Unlike those that have come before, Rossi will be resurrected as VR46. With lots of bread to break, and cup that runeth over with WHAT drink inside? The most compelling thing in view now is the pivot, and how the Yamaha bike being soured at his twilight, his experience of being set aside by the Factory team (which I thought a good idea btw), shaping of grid spots and what bike/project to run. Something special is in store.

As recent as 18 months ago it was a foregone conclusion that he would run Yamahas. Then came fantastic Petronas/SIC success (can we please keep praising this? Wow!) at a critical time. Has Yamaha made overtures at a future w VR46? Not in any noticable fashion. Have they fallen back into their woeful gutter? Yes. Does he appear in any way happy with and connected to the bike they gave him the last 4 yrs (aside from the post Tsunami hari-kari 2019 blip) or their future as we have seen in 2020? No. As soon as the 2020 engine appeared so anemic at the Winter Test, writing began on the wall. Then, serious reliability issues and maddeningly inconsistent chassis with woeful rear grip. In hindsight Yamaha will wish they inked a VR46 3rd Team before letting Vale go, even though Petronas was there. It would have been a dynasty for several eras. They will do fine, they don't NEED Valentino. Who does?

Marini needs a MotoGP seat. VR46 buys the only one out there. Italian bike Vale is distinctly not aligned with, Spanish team. VERY Spanish team. Pramac isn't going anywhere. Ducati has bikes 5 and 6 as a customer leftover of mild consequence. Young Vale was preoccupied with all things Japanese and had all his success with their bikes. Why think VR46 is going Red?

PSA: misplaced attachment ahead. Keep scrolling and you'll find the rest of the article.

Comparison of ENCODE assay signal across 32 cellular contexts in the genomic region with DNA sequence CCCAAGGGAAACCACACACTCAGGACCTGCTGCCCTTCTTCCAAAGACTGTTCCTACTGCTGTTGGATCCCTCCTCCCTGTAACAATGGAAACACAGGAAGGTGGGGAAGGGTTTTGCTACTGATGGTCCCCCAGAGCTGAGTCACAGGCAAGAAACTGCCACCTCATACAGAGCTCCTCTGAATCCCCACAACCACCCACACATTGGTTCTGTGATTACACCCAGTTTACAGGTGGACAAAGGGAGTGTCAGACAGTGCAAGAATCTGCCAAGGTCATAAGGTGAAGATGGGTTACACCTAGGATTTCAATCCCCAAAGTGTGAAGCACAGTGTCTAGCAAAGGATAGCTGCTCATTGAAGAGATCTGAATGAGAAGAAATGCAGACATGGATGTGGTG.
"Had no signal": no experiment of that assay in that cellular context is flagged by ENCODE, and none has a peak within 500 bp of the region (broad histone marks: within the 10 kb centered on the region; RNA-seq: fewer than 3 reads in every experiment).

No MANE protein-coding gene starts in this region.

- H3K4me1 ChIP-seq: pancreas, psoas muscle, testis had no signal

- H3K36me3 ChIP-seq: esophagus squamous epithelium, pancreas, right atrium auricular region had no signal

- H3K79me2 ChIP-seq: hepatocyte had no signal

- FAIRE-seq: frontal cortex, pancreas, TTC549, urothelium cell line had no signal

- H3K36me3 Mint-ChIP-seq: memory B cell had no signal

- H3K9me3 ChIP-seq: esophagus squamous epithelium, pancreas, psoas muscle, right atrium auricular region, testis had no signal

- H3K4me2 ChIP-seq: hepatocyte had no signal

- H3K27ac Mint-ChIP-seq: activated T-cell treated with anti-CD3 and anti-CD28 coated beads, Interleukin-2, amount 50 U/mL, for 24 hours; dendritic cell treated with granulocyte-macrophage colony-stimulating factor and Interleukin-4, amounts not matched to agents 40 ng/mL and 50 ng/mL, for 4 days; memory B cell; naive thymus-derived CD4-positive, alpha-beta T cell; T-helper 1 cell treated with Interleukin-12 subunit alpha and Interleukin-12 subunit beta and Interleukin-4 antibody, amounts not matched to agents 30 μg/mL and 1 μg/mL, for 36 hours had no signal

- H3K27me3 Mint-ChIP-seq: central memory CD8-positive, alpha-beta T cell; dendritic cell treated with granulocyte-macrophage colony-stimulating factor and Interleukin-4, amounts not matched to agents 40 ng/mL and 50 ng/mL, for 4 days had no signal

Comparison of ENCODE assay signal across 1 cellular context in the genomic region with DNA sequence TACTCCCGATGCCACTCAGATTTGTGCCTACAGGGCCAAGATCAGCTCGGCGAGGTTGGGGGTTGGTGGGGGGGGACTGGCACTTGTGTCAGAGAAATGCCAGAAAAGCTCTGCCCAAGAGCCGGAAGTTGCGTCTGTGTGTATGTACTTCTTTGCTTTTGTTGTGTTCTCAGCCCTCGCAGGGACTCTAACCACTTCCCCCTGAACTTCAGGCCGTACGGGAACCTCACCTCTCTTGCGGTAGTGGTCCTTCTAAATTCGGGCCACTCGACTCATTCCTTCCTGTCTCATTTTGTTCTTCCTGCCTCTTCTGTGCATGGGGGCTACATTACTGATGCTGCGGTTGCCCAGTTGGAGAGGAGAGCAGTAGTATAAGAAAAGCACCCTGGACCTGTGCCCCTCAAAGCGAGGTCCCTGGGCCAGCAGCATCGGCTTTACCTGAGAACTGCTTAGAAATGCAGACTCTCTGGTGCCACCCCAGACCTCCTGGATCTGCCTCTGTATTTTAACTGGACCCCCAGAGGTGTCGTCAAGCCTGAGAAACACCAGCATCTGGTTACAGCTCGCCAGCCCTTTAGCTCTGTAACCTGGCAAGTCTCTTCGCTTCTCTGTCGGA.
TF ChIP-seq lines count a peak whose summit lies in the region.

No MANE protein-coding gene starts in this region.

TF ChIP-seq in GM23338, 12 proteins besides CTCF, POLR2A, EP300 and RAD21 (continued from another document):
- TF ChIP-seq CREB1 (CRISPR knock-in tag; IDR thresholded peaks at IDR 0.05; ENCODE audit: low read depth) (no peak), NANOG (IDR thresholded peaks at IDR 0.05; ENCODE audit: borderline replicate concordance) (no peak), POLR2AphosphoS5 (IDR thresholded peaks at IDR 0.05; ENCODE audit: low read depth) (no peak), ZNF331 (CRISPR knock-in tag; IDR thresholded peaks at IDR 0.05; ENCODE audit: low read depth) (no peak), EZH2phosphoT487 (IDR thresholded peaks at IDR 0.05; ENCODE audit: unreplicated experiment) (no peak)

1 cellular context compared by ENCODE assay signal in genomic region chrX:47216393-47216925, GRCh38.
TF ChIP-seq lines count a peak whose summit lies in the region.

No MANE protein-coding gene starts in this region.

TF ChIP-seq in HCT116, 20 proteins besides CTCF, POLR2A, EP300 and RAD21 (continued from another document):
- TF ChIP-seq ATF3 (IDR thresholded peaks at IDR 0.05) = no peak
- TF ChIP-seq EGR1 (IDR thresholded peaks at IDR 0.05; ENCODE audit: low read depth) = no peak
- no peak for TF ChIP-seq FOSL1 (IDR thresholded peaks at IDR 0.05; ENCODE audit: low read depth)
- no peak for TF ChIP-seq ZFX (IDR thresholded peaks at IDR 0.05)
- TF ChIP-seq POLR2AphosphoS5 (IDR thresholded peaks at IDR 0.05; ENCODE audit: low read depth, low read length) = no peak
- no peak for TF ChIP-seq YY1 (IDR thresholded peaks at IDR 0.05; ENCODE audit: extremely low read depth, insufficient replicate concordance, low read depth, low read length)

Aprilia? No. Not now. Just no.

Valentino Rossi is a friend of Dorna. He enjoys a new challenge. Natural helper for and with his friends. As Italian as pasta. What would Carmelo love to see more than anything? Two more of what bike? Which team could REALLY use the help of Yellow? Who runs it (nudge, Davide)? Which team manager is the last of the people (Burgess, Furusawa) in the circus dear to Vale from that golden moment? What is the atmosphere/culture of that program? What is the best bike on the grid now? Which MotoGP bike is the best to adapt from Moto2 on/put your progeny on and team around? What energy drink just signed on with them, and I betcha won't renew with Yamaha?

What VR46 rider has shown excellence in MotoGP lately? Are they on a Factory team? Where does their allegiance lay? (Ahem, #21). Who was Valentino's favorite growing up, poster by his bed? Schwantz. Light Blue, Yellow, touch of bright green claws.